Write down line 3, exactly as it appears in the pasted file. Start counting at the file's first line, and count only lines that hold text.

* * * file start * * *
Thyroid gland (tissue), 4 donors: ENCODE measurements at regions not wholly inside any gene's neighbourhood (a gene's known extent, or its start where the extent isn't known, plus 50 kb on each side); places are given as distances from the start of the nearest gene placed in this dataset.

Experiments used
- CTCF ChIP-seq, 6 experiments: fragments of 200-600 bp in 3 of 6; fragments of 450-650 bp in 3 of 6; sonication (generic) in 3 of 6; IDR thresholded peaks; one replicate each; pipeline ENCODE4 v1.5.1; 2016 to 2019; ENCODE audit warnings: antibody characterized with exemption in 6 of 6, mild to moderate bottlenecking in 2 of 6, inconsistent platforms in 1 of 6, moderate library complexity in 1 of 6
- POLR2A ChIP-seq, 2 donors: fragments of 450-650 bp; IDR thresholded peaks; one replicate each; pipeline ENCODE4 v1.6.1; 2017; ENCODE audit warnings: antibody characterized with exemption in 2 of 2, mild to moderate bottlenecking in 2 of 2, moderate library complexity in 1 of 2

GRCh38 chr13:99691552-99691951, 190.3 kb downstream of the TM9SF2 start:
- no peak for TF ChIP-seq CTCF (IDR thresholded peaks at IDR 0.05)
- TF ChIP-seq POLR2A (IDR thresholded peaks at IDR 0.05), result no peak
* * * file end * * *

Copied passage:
- CTCF ChIP-seq, 6 experiments: fragments of 200-600 bp in 3 of 6; fragments of 450-650 bp in 3 of 6; sonication (generic) in 3 of 6; IDR thresholded peaks; one replicate each; pipeline ENCODE4 v1.5.1; 2016 to 2019; ENCODE audit warnings: antibody characterized with exemption in 6 of 6, mild to moderate bottlenecking in 2 of 6, inconsistent platforms in 1 of 6, moderate library complexity in 1 of 6